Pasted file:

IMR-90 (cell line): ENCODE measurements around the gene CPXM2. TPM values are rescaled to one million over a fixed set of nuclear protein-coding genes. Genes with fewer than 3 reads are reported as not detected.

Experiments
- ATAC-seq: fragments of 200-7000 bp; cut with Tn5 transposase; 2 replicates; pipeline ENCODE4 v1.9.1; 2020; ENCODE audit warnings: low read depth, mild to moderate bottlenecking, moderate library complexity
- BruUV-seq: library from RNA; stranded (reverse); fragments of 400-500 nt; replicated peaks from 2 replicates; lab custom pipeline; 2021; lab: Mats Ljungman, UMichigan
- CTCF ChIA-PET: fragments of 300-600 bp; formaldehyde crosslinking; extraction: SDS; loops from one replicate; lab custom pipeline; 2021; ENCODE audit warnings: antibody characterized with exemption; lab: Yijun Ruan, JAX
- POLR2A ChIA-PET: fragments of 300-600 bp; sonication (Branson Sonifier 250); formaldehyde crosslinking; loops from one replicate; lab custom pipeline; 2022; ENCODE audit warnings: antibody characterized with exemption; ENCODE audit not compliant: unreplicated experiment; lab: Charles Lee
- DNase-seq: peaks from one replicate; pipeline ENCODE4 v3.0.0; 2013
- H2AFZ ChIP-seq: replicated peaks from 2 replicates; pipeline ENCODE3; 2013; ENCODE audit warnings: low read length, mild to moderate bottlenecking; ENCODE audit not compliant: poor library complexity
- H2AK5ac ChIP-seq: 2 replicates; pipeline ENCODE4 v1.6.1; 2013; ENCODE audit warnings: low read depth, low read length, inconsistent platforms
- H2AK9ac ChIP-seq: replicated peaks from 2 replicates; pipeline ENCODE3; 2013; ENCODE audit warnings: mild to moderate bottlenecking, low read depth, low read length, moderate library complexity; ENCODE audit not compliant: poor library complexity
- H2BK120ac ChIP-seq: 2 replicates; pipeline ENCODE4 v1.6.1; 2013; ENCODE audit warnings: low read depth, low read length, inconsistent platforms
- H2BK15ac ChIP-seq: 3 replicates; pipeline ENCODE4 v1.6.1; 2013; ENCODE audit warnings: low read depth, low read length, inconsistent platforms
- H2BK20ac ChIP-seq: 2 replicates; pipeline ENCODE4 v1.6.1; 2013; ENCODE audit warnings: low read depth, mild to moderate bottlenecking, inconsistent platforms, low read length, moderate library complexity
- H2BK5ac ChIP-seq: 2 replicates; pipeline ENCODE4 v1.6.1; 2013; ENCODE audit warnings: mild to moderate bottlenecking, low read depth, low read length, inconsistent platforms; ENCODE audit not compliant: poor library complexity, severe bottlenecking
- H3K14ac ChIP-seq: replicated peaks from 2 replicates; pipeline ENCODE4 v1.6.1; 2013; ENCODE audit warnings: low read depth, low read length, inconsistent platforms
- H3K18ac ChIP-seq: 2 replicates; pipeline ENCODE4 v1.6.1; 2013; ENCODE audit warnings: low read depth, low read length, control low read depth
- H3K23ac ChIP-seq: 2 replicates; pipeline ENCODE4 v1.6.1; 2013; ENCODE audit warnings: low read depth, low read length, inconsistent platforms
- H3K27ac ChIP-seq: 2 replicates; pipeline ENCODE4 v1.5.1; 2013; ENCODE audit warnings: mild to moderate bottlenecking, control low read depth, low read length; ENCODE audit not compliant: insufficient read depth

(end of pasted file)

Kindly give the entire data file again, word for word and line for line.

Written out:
IMR-90 (cell line): ENCODE measurements around the gene CPXM2. TPM values are rescaled to one million over a fixed set of nuclear protein-coding genes. Genes with fewer than 3 reads are reported as not detected.

Experiments
- ATAC-seq: fragments of 200-7000 bp; cut with Tn5 transposase; 2 replicates; pipeline ENCODE4 v1.9.1; 2020; ENCODE audit warnings: low read depth, mild to moderate bottlenecking, moderate library complexity
- BruUV-seq: library from RNA; stranded (reverse); fragments of 400-500 nt; replicated peaks from 2 replicates; lab custom pipeline; 2021; lab: Mats Ljungman, UMichigan
- CTCF ChIA-PET: fragments of 300-600 bp; formaldehyde crosslinking; extraction: SDS; loops from one replicate; lab custom pipeline; 2021; ENCODE audit warnings: antibody characterized with exemption; lab: Yijun Ruan, JAX
- POLR2A ChIA-PET: fragments of 300-600 bp; sonication (Branson Sonifier 250); formaldehyde crosslinking; loops from one replicate; lab custom pipeline; 2022; ENCODE audit warnings: antibody characterized with exemption; ENCODE audit not compliant: unreplicated experiment; lab: Charles Lee
- DNase-seq: peaks from one replicate; pipeline ENCODE4 v3.0.0; 2013
- H2AFZ ChIP-seq: replicated peaks from 2 replicates; pipeline ENCODE3; 2013; ENCODE audit warnings: low read length, mild to moderate bottlenecking; ENCODE audit not compliant: poor library complexity
- H2AK5ac ChIP-seq: 2 replicates; pipeline ENCODE4 v1.6.1; 2013; ENCODE audit warnings: low read depth, low read length, inconsistent platforms
- H2AK9ac ChIP-seq: replicated peaks from 2 replicates; pipeline ENCODE3; 2013; ENCODE audit warnings: mild to moderate bottlenecking, low read depth, low read length, moderate library complexity; ENCODE audit not compliant: poor library complexity
- H2BK120ac ChIP-seq: 2 replicates; pipeline ENCODE4 v1.6.1; 2013; ENCODE audit warnings: low read depth, low read length, inconsistent platforms
- H2BK15ac ChIP-seq: 3 replicates; pipeline ENCODE4 v1.6.1; 2013; ENCODE audit warnings: low read depth, low read length, inconsistent platforms
- H2BK20ac ChIP-seq: 2 replicates; pipeline ENCODE4 v1.6.1; 2013; ENCODE audit warnings: low read depth, mild to moderate bottlenecking, inconsistent platforms, low read length, moderate library complexity
- H2BK5ac ChIP-seq: 2 replicates; pipeline ENCODE4 v1.6.1; 2013; ENCODE audit warnings: mild to moderate bottlenecking, low read depth, low read length, inconsistent platforms; ENCODE audit not compliant: poor library complexity, severe bottlenecking
- H3K14ac ChIP-seq: replicated peaks from 2 replicates; pipeline ENCODE4 v1.6.1; 2013; ENCODE audit warnings: low read depth, low read length, inconsistent platforms
- H3K18ac ChIP-seq: 2 replicates; pipeline ENCODE4 v1.6.1; 2013; ENCODE audit warnings: low read depth, low read length, control low read depth
- H3K23ac ChIP-seq: 2 replicates; pipeline ENCODE4 v1.6.1; 2013; ENCODE audit warnings: low read depth, low read length, inconsistent platforms
- H3K27ac ChIP-seq: 2 replicates; pipeline ENCODE4 v1.5.1; 2013; ENCODE audit warnings: mild to moderate bottlenecking, control low read depth, low read length; ENCODE audit not compliant: insufficient read depth